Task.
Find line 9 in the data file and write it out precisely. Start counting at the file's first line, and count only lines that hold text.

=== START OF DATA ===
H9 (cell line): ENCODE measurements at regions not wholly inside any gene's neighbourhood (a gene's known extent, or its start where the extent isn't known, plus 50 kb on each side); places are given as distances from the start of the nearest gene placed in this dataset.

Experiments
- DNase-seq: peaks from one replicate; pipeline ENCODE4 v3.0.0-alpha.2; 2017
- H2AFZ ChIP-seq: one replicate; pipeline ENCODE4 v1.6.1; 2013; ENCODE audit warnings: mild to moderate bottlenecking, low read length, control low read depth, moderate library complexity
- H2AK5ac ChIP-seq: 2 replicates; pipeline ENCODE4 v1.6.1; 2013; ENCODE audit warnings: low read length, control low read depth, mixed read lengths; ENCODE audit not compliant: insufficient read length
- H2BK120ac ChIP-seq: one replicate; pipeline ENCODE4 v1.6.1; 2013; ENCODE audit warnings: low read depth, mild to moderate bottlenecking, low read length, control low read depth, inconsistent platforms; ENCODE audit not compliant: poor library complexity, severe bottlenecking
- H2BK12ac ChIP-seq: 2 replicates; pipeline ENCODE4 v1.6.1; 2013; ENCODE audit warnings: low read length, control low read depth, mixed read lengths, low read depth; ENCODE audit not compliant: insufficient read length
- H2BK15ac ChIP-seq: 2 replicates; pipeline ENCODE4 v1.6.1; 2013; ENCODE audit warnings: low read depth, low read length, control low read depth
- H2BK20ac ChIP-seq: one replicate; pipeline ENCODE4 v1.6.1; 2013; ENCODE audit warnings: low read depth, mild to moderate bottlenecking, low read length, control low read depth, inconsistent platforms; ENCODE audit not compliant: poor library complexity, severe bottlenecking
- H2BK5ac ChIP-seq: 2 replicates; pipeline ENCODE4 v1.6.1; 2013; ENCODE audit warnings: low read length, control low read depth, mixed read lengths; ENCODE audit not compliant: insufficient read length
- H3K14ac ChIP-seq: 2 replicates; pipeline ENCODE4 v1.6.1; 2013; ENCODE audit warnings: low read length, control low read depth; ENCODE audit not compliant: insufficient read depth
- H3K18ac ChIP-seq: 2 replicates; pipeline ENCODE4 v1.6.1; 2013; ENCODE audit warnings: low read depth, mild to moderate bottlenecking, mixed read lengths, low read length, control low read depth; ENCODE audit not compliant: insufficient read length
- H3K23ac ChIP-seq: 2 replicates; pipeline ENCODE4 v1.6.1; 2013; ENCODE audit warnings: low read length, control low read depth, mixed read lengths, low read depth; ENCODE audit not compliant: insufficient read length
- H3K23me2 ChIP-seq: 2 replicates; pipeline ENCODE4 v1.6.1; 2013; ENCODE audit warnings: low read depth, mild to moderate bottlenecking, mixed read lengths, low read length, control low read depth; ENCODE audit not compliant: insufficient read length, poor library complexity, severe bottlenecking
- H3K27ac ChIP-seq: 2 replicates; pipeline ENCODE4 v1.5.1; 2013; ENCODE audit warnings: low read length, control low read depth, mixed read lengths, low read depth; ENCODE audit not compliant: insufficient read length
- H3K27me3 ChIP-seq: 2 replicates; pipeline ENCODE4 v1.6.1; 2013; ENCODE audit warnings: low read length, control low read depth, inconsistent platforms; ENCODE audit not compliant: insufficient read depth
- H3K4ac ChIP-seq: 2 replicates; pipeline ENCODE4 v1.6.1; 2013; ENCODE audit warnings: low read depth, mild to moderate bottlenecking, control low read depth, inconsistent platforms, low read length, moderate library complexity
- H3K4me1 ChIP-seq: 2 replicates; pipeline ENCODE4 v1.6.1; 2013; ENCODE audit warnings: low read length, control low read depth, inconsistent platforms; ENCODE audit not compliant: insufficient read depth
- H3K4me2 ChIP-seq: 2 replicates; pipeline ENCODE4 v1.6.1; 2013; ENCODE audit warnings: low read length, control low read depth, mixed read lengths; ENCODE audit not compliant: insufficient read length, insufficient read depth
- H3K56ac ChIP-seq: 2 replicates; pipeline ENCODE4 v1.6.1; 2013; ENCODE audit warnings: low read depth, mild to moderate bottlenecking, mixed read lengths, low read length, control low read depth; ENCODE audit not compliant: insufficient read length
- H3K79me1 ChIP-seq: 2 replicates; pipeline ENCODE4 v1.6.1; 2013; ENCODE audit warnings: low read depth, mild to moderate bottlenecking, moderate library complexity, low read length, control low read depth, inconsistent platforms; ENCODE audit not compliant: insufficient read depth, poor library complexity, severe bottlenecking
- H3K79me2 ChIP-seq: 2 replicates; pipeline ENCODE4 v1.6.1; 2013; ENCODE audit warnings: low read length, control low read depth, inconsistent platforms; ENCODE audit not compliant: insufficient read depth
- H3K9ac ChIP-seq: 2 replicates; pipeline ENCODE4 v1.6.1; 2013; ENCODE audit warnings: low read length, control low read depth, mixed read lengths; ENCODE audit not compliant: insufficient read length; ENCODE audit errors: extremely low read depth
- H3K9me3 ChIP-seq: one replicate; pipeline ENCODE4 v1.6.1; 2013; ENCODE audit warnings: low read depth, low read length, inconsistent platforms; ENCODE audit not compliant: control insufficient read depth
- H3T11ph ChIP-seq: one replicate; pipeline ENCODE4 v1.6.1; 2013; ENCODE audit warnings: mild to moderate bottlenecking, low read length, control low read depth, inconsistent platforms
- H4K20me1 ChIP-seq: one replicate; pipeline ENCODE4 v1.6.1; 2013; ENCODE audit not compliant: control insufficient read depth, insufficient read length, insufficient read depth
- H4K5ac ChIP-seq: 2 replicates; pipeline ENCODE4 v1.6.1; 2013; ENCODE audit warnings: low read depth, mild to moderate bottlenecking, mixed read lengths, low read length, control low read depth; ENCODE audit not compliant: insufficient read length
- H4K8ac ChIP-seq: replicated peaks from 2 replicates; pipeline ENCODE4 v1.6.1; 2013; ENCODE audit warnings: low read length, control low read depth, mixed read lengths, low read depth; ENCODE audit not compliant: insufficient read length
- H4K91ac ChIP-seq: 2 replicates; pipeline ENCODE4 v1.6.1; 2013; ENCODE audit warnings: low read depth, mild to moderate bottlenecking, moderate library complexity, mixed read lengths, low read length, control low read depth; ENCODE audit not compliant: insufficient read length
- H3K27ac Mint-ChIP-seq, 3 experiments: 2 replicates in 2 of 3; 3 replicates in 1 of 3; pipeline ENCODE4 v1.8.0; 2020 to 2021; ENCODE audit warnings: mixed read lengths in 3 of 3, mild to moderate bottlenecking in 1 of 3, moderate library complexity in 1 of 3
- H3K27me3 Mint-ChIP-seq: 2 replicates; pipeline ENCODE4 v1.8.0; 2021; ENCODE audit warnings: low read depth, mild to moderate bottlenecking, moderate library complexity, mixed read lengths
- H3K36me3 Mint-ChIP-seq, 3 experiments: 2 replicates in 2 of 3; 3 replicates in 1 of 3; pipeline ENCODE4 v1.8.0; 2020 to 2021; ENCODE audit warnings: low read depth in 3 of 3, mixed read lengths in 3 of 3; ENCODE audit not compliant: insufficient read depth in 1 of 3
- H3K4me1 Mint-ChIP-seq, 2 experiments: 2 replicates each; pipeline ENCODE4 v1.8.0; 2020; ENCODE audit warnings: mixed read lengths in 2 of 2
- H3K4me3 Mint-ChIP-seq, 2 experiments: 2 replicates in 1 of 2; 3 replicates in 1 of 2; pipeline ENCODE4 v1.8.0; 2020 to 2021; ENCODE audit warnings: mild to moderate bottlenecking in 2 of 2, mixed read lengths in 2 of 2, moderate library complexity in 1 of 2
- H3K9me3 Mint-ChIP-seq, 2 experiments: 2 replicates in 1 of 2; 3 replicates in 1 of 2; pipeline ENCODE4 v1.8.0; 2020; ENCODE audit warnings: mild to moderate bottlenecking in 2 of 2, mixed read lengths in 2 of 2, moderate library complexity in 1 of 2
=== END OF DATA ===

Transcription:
- H2BK20ac ChIP-seq: one replicate; pipeline ENCODE4 v1.6.1; 2013; ENCODE audit warnings: low read depth, mild to moderate bottlenecking, low read length, control low read depth, inconsistent platforms; ENCODE audit not compliant: poor library complexity, severe bottlenecking